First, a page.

Batik is a wax resist fiber art. Hot wax is applied to fabric in a design. The wax serves as a resist, preventing the dye from reaching the fabric where it was applied. This technique can be applied in layers with different colors.
The Batik effect is unique in that the wax cracks during handling, either intentionally or not. In each dye bath, the cracks in the wax allow the dye to reach the fabric creating the unique batik effect . Batik can be done on cottons, silks and other natural fabrics. "Faux" batik employs other types of resists, particularly water soluble ones, that are easier to remove than wax, but never quite achieve the same beautiful crackling. Dharma Procion MX Fiber Reactive Dyes are the dye of choice for batik on cotton because they are used with cold water.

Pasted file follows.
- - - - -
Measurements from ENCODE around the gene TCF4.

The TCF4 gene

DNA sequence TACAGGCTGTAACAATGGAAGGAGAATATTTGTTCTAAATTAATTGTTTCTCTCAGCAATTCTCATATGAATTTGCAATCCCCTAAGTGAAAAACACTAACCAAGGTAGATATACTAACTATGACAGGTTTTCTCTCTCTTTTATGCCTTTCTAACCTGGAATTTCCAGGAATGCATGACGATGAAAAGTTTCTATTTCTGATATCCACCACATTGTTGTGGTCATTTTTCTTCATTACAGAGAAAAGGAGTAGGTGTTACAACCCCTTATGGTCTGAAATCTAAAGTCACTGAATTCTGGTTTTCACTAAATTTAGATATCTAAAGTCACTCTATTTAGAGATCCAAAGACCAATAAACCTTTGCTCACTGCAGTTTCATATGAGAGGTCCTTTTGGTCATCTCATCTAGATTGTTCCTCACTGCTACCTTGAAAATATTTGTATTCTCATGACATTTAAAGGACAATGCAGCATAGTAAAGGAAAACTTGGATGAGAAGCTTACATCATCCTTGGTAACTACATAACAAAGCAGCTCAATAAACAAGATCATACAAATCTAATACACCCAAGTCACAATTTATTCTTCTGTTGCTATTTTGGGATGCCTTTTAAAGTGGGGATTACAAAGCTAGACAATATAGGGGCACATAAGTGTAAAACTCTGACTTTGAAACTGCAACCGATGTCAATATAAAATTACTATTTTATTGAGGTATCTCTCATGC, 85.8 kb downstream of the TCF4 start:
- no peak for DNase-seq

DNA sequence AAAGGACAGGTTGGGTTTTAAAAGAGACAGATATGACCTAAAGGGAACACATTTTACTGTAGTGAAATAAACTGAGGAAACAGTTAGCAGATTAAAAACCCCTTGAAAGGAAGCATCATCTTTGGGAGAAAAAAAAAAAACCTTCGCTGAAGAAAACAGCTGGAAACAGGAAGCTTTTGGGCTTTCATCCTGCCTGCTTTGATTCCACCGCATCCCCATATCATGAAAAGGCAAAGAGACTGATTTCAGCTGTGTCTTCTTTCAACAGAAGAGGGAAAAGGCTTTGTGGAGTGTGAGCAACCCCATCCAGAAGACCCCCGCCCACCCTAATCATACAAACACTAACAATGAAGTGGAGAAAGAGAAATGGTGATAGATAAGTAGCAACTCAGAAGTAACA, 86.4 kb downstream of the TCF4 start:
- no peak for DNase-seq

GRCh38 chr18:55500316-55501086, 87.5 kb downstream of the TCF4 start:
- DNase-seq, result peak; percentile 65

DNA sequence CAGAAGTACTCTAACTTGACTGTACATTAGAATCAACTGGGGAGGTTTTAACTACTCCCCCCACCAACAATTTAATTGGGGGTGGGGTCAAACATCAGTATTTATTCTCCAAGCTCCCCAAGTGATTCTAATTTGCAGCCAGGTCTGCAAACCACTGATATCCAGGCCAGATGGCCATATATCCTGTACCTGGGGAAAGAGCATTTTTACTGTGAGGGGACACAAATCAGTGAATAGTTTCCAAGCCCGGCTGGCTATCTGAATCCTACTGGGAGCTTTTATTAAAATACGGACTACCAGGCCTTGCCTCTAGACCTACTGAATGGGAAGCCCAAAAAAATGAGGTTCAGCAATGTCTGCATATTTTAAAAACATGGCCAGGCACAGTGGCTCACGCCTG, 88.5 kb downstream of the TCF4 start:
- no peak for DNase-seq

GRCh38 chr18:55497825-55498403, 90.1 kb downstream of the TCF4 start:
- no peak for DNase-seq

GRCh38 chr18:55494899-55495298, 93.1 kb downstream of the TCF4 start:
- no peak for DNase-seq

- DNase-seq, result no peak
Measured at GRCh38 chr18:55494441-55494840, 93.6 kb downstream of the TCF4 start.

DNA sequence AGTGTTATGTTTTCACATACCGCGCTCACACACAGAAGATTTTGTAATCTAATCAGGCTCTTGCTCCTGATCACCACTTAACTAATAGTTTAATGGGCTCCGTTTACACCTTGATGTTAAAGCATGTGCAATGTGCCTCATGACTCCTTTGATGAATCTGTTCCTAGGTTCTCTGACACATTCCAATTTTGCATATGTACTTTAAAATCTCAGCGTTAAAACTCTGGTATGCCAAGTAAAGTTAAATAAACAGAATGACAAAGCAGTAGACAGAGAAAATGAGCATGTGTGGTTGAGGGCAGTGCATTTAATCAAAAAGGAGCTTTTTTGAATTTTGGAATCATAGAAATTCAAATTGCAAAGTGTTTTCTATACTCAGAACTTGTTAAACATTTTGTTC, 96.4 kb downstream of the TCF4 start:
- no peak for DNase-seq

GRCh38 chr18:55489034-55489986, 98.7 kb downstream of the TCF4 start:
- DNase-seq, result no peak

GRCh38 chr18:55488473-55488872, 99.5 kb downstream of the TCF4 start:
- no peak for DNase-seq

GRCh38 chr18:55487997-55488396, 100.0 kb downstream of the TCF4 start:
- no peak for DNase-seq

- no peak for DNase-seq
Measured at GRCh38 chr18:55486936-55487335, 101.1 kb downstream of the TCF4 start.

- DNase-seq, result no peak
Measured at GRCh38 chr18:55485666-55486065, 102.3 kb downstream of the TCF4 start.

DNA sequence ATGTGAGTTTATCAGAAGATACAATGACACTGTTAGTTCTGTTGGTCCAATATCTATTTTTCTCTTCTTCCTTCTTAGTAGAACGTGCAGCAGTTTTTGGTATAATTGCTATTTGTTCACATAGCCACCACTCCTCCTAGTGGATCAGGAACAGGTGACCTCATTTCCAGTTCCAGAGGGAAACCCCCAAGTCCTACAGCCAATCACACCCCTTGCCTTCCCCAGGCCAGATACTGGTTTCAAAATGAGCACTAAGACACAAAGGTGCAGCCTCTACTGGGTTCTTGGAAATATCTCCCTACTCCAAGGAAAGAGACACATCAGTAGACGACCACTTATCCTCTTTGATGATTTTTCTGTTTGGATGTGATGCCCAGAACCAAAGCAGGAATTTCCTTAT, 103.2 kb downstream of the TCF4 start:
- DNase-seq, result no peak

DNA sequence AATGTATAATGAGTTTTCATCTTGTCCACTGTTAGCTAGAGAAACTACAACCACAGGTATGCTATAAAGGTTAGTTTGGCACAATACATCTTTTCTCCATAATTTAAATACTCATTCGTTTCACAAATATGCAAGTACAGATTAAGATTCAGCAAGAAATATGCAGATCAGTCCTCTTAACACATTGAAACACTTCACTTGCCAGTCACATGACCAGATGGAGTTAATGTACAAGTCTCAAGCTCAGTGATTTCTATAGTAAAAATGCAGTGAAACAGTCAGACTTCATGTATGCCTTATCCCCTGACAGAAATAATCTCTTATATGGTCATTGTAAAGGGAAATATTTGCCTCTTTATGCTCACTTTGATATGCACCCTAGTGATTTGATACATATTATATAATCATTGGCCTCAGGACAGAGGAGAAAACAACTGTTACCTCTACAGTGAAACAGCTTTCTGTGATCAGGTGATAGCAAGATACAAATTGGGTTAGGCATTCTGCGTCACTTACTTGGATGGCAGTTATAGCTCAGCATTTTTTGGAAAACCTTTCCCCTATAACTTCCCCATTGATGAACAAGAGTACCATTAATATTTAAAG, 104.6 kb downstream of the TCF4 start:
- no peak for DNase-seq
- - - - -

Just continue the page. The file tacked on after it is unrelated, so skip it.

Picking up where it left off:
Batik masters employ the process of repeated waxing and tub dyeing to achieve their final result. This method involves an understanding of color mixing and overdyeing, as each layer of dye is applied over the last, producing a new color. After many different applications, the background tends towards dark brown, black or grey. The waxed areas remain the lighter shades produced by each individual dye application and combinations thereof.
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1. Waxing and Immersion Method